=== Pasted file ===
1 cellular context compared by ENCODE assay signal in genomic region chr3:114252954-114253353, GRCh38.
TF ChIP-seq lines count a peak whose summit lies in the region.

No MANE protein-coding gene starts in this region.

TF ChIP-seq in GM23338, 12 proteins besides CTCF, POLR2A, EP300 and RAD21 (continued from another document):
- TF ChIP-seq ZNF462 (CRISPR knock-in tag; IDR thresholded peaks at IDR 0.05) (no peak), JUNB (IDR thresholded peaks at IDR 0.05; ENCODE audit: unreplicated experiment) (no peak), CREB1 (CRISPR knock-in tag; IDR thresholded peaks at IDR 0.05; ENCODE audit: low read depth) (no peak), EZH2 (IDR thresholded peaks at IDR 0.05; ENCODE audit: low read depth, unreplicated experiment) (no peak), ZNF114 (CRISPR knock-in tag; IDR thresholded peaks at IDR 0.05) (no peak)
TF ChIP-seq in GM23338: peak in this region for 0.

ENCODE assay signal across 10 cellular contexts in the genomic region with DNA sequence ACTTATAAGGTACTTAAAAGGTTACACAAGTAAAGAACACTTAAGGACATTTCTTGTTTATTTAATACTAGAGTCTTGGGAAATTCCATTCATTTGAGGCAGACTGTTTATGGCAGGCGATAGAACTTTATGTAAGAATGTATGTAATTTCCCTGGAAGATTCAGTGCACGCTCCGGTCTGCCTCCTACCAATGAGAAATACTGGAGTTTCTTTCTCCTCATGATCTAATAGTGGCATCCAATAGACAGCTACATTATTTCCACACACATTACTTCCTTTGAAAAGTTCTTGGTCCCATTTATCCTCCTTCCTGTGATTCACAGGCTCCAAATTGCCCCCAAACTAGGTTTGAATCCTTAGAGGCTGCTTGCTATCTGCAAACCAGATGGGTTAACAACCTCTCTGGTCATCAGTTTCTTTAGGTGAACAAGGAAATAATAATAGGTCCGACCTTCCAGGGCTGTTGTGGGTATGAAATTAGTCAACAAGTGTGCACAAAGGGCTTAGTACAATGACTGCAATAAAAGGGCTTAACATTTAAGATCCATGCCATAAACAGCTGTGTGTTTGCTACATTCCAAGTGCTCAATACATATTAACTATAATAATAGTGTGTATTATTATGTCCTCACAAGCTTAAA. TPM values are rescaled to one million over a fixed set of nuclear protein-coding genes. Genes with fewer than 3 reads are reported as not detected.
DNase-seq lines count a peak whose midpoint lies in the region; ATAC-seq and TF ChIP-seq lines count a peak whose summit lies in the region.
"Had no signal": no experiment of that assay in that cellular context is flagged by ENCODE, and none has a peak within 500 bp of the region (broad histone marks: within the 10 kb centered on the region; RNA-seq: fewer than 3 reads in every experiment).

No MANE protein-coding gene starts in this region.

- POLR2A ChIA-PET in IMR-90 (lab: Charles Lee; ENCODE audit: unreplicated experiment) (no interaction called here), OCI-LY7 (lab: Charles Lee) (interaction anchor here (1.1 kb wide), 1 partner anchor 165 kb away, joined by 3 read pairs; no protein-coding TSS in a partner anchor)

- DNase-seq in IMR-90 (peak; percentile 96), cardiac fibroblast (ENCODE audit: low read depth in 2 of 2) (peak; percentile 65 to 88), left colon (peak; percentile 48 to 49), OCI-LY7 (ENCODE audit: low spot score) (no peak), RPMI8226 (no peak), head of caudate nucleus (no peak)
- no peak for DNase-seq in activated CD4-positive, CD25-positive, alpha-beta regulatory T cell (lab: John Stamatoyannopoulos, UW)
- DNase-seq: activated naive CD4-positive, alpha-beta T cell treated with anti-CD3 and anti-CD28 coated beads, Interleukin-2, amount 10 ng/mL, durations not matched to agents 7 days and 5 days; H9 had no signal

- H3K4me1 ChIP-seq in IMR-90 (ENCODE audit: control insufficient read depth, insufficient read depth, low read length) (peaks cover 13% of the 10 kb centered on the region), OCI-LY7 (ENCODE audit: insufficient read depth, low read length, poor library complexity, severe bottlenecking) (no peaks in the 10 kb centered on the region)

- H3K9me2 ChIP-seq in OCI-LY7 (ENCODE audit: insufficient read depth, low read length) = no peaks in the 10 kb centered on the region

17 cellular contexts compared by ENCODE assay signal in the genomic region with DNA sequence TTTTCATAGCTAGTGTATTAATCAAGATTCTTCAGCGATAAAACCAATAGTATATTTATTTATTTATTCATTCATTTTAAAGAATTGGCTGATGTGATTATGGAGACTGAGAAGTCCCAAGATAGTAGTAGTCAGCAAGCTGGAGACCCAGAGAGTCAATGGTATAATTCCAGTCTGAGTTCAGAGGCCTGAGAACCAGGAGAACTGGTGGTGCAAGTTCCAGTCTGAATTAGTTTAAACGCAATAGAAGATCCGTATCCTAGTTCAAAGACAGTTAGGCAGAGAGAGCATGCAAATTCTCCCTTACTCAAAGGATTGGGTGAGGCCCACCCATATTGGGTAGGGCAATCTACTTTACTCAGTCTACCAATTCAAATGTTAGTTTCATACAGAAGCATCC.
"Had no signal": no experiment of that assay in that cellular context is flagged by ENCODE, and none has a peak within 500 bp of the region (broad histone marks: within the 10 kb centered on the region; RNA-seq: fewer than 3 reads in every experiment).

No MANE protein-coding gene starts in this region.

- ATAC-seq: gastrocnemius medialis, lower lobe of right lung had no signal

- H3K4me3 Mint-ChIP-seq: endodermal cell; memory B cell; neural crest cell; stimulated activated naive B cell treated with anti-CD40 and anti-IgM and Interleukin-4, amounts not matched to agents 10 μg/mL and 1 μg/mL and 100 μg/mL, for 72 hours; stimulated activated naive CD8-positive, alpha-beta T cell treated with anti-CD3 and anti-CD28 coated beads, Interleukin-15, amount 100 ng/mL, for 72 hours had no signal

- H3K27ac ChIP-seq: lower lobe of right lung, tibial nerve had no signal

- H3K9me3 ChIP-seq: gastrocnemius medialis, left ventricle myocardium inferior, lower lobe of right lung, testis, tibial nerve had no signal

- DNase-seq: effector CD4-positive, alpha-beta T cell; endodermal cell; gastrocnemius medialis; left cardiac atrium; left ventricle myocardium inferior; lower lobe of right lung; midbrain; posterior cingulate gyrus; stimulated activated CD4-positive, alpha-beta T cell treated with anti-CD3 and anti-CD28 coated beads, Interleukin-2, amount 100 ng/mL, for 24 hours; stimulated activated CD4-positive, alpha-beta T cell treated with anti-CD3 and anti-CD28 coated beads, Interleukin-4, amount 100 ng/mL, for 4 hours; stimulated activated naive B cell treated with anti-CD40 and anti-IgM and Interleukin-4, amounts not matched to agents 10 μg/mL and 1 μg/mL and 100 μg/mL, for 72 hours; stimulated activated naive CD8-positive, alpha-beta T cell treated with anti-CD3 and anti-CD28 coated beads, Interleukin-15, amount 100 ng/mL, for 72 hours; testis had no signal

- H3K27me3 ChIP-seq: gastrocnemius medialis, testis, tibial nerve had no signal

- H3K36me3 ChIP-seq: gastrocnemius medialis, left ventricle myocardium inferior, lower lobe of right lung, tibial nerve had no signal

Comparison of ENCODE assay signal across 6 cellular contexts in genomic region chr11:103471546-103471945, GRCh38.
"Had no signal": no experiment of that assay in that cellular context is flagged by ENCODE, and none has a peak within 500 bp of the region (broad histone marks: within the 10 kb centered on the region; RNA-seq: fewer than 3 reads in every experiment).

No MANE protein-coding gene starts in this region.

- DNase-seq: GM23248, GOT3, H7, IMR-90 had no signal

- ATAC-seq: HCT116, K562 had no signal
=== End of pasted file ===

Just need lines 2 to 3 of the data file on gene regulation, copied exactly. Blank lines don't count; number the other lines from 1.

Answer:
TF ChIP-seq lines count a peak whose summit lies in the region.

No MANE protein-coding gene starts in this region.